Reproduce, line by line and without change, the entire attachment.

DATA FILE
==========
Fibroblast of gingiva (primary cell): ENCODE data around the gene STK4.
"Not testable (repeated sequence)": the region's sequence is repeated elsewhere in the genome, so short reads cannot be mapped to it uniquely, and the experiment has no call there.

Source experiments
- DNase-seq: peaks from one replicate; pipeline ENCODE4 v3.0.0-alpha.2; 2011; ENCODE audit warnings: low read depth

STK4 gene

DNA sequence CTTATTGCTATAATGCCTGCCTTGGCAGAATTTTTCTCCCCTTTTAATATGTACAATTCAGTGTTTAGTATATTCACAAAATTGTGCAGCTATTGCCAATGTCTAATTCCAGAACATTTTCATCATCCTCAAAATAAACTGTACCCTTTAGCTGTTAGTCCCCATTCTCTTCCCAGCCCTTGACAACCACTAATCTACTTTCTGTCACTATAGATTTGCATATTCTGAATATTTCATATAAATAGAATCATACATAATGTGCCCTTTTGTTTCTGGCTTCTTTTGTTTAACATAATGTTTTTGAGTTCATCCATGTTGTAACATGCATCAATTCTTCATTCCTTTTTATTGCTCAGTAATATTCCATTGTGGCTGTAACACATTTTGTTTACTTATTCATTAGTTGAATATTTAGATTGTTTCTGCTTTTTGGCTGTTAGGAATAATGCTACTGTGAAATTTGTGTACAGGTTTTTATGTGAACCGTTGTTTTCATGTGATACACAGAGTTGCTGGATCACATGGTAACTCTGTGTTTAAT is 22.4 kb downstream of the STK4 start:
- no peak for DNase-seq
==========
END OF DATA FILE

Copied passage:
Fibroblast of gingiva (primary cell): ENCODE data around the gene STK4.
"Not testable (repeated sequence)": the region's sequence is repeated elsewhere in the genome, so short reads cannot be mapped to it uniquely, and the experiment has no call there.

Source experiments
- DNase-seq: peaks from one replicate; pipeline ENCODE4 v3.0.0-alpha.2; 2011; ENCODE audit warnings: low read depth

STK4 gene

DNA sequence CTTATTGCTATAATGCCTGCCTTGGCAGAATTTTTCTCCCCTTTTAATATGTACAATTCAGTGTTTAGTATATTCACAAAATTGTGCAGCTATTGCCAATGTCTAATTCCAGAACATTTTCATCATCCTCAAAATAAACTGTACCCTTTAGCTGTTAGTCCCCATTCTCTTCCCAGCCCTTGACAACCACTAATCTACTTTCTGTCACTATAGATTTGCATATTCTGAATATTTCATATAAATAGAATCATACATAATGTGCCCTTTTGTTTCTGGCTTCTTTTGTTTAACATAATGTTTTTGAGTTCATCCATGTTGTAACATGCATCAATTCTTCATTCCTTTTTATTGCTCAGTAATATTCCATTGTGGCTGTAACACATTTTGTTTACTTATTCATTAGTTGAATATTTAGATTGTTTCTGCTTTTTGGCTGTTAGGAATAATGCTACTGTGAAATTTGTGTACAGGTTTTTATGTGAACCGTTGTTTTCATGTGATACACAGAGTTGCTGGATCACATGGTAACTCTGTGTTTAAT is 22.4 kb downstream of the STK4 start:
- no peak for DNase-seq